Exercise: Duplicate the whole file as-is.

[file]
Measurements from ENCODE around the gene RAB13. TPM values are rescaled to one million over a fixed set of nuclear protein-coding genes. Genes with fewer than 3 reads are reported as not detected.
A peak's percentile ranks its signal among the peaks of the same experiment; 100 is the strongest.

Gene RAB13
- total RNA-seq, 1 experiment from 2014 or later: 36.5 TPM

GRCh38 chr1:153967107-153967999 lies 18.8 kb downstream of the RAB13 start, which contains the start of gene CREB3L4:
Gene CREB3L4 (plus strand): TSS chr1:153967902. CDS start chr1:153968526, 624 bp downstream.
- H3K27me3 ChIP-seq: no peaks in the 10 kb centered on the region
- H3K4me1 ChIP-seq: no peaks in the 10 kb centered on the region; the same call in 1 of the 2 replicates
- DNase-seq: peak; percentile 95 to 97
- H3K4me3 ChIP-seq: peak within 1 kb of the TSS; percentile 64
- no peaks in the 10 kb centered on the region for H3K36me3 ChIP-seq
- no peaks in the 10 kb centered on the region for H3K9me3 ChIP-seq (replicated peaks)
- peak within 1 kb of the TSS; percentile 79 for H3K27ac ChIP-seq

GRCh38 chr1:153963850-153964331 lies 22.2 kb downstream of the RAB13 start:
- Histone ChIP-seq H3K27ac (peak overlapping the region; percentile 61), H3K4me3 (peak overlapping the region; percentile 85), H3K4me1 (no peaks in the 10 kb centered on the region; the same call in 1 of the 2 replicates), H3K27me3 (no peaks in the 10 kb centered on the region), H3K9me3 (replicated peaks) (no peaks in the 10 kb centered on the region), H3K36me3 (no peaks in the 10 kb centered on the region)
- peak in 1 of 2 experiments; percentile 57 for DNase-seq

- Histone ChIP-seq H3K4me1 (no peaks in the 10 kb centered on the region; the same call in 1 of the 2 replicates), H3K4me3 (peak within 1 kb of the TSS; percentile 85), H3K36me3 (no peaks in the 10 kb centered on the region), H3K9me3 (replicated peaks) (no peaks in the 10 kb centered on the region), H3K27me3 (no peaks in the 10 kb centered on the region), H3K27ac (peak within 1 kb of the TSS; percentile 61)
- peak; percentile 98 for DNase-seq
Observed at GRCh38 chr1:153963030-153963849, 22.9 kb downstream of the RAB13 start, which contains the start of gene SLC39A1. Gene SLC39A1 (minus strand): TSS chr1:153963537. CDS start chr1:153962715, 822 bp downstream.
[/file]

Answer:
Measurements from ENCODE around the gene RAB13. TPM values are rescaled to one million over a fixed set of nuclear protein-coding genes. Genes with fewer than 3 reads are reported as not detected.
A peak's percentile ranks its signal among the peaks of the same experiment; 100 is the strongest.

Gene RAB13
- total RNA-seq, 1 experiment from 2014 or later: 36.5 TPM

GRCh38 chr1:153967107-153967999 lies 18.8 kb downstream of the RAB13 start, which contains the start of gene CREB3L4:
Gene CREB3L4 (plus strand): TSS chr1:153967902. CDS start chr1:153968526, 624 bp downstream.
- H3K27me3 ChIP-seq: no peaks in the 10 kb centered on the region
- H3K4me1 ChIP-seq: no peaks in the 10 kb centered on the region; the same call in 1 of the 2 replicates
- DNase-seq: peak; percentile 95 to 97
- H3K4me3 ChIP-seq: peak within 1 kb of the TSS; percentile 64
- no peaks in the 10 kb centered on the region for H3K36me3 ChIP-seq
- no peaks in the 10 kb centered on the region for H3K9me3 ChIP-seq (replicated peaks)
- peak within 1 kb of the TSS; percentile 79 for H3K27ac ChIP-seq

GRCh38 chr1:153963850-153964331 lies 22.2 kb downstream of the RAB13 start:
- Histone ChIP-seq H3K27ac (peak overlapping the region; percentile 61), H3K4me3 (peak overlapping the region; percentile 85), H3K4me1 (no peaks in the 10 kb centered on the region; the same call in 1 of the 2 replicates), H3K27me3 (no peaks in the 10 kb centered on the region), H3K9me3 (replicated peaks) (no peaks in the 10 kb centered on the region), H3K36me3 (no peaks in the 10 kb centered on the region)
- peak in 1 of 2 experiments; percentile 57 for DNase-seq

- Histone ChIP-seq H3K4me1 (no peaks in the 10 kb centered on the region; the same call in 1 of the 2 replicates), H3K4me3 (peak within 1 kb of the TSS; percentile 85), H3K36me3 (no peaks in the 10 kb centered on the region), H3K9me3 (replicated peaks) (no peaks in the 10 kb centered on the region), H3K27me3 (no peaks in the 10 kb centered on the region), H3K27ac (peak within 1 kb of the TSS; percentile 61)
- peak; percentile 98 for DNase-seq
Observed at GRCh38 chr1:153963030-153963849, 22.9 kb downstream of the RAB13 start, which contains the start of gene SLC39A1. Gene SLC39A1 (minus strand): TSS chr1:153963537. CDS start chr1:153962715, 822 bp downstream.